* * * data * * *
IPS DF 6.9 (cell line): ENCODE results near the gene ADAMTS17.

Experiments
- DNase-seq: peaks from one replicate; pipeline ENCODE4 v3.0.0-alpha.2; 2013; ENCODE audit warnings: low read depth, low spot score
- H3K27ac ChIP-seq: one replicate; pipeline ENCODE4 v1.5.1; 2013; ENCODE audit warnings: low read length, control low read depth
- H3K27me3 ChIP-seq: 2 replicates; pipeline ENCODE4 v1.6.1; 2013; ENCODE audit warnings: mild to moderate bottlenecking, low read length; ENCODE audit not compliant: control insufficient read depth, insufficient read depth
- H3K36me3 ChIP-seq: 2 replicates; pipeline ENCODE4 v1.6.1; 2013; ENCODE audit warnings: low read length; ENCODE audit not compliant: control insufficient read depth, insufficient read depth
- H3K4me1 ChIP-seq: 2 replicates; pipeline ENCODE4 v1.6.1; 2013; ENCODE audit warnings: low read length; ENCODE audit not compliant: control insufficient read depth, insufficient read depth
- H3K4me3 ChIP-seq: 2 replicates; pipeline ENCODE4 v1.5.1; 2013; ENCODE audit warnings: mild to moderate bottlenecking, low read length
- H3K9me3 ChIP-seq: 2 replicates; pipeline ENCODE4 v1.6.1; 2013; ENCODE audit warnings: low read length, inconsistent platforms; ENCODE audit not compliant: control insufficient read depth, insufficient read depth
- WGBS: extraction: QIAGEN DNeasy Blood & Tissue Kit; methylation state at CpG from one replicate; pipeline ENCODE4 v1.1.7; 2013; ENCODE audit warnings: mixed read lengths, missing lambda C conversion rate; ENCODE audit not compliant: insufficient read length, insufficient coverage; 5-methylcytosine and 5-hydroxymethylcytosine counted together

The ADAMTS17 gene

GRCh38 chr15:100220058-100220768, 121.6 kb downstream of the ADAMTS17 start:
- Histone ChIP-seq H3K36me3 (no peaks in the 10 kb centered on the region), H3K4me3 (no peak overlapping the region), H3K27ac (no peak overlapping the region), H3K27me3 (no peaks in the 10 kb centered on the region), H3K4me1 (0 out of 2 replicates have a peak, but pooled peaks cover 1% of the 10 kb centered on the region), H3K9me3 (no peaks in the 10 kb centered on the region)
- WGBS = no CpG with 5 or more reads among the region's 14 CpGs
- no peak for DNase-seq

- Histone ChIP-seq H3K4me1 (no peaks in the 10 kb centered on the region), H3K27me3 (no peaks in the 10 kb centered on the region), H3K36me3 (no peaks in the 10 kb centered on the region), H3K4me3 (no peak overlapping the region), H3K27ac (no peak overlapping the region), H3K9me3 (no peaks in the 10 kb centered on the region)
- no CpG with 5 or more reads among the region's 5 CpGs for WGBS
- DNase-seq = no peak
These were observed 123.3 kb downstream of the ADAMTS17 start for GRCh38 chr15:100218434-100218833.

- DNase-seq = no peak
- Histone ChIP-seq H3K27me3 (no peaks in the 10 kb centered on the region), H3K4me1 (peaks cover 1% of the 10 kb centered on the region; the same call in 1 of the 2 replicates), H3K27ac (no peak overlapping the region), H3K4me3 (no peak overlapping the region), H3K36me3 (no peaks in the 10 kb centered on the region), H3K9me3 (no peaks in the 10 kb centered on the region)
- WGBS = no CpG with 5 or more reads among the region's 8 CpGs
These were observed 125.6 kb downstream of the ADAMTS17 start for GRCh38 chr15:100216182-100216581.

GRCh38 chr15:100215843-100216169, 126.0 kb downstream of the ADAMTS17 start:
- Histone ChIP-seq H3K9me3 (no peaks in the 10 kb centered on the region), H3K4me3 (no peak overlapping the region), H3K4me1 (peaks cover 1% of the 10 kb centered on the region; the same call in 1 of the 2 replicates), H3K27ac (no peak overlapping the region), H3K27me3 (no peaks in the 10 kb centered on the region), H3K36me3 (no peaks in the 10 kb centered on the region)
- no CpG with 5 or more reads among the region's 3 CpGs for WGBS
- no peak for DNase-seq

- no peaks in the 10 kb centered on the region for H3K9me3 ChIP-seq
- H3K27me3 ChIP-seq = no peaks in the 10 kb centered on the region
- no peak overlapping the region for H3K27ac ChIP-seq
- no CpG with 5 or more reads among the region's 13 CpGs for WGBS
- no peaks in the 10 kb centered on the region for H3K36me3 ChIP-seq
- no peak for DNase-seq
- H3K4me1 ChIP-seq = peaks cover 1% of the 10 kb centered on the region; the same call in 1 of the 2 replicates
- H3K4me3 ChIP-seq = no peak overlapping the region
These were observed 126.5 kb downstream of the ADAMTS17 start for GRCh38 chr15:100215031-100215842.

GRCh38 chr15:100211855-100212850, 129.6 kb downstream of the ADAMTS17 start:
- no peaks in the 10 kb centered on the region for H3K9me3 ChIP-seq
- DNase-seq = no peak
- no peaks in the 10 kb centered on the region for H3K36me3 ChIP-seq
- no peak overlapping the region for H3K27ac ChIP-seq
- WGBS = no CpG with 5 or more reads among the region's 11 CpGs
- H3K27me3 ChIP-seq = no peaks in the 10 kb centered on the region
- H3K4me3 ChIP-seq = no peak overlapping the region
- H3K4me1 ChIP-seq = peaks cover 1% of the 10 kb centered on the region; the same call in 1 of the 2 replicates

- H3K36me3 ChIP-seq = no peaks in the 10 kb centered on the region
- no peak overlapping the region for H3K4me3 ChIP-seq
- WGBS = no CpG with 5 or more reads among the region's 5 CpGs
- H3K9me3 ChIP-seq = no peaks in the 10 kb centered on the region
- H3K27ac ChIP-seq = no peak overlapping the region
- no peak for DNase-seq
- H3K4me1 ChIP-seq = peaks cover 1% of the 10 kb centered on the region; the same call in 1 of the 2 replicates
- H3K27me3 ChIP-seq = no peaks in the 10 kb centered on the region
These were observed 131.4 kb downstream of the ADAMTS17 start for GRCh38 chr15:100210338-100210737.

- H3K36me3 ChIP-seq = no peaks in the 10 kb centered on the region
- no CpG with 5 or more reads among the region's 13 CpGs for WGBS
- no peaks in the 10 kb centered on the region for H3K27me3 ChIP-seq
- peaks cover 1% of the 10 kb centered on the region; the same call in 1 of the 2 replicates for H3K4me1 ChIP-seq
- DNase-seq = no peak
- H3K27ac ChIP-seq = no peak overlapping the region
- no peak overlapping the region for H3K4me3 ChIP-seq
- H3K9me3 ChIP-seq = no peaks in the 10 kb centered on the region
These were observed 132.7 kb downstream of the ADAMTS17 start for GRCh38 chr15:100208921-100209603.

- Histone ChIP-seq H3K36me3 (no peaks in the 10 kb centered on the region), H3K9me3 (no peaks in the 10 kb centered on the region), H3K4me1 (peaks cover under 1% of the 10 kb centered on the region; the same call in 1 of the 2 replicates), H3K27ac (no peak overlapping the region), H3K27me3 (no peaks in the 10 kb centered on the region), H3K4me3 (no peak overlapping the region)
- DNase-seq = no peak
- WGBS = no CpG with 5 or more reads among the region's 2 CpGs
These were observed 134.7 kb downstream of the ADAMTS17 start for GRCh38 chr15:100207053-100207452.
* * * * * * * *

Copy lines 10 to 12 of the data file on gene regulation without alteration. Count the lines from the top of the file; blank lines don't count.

- WGBS: extraction: QIAGEN DNeasy Blood & Tissue Kit; methylation state at CpG from one replicate; pipeline ENCODE4 v1.1.7; 2013; ENCODE audit warnings: mixed read lengths, missing lambda C conversion rate; ENCODE audit not compliant: insufficient read length, insufficient coverage; 5-methylcytosine and 5-hydroxymethylcytosine counted together

The ADAMTS17 gene

GRCh38 chr15:100220058-100220768, 121.6 kb downstream of the ADAMTS17 start: